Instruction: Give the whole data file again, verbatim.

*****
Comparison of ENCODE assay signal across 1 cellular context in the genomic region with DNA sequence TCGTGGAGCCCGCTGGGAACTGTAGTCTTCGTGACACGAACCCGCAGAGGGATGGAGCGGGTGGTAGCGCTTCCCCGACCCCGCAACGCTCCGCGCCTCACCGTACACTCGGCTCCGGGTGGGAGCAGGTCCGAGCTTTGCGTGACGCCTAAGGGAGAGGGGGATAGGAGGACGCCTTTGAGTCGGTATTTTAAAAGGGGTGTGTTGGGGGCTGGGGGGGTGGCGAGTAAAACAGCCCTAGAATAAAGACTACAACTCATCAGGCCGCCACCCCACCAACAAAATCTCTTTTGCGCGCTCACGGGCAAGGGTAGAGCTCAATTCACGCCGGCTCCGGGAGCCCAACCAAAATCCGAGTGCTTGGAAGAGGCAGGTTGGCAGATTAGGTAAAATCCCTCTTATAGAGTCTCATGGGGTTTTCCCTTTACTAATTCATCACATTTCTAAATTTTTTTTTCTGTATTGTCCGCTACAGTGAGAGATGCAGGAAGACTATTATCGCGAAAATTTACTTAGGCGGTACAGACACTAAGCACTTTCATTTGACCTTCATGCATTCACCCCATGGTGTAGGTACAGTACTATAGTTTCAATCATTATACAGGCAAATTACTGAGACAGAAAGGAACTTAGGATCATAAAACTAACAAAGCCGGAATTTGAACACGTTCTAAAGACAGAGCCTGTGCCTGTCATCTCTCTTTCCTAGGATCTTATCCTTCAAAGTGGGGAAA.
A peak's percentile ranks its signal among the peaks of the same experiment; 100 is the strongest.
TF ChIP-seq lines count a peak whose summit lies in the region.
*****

Comparison of ENCODE assay signal across 1 cellular context in the genomic region with DNA sequence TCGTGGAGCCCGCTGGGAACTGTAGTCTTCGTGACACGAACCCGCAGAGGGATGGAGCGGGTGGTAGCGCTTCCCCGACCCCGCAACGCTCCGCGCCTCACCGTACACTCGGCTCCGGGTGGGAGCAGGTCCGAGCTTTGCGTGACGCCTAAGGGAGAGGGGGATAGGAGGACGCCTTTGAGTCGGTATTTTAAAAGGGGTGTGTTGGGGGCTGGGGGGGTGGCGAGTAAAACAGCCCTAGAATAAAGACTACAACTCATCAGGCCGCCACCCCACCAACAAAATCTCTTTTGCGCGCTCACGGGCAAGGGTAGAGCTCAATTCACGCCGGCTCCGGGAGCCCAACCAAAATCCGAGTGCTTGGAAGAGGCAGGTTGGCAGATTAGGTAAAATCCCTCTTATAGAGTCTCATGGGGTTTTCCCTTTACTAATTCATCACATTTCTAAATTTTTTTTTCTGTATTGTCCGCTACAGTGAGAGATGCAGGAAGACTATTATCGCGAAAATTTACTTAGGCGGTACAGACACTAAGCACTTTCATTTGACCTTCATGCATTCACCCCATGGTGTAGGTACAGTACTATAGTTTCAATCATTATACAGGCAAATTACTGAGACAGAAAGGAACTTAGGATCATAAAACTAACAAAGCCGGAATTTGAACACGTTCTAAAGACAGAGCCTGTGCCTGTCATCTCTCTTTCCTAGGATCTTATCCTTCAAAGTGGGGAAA.
A peak's percentile ranks its signal among the peaks of the same experiment; 100 is the strongest.
TF ChIP-seq lines count a peak whose summit lies in the region.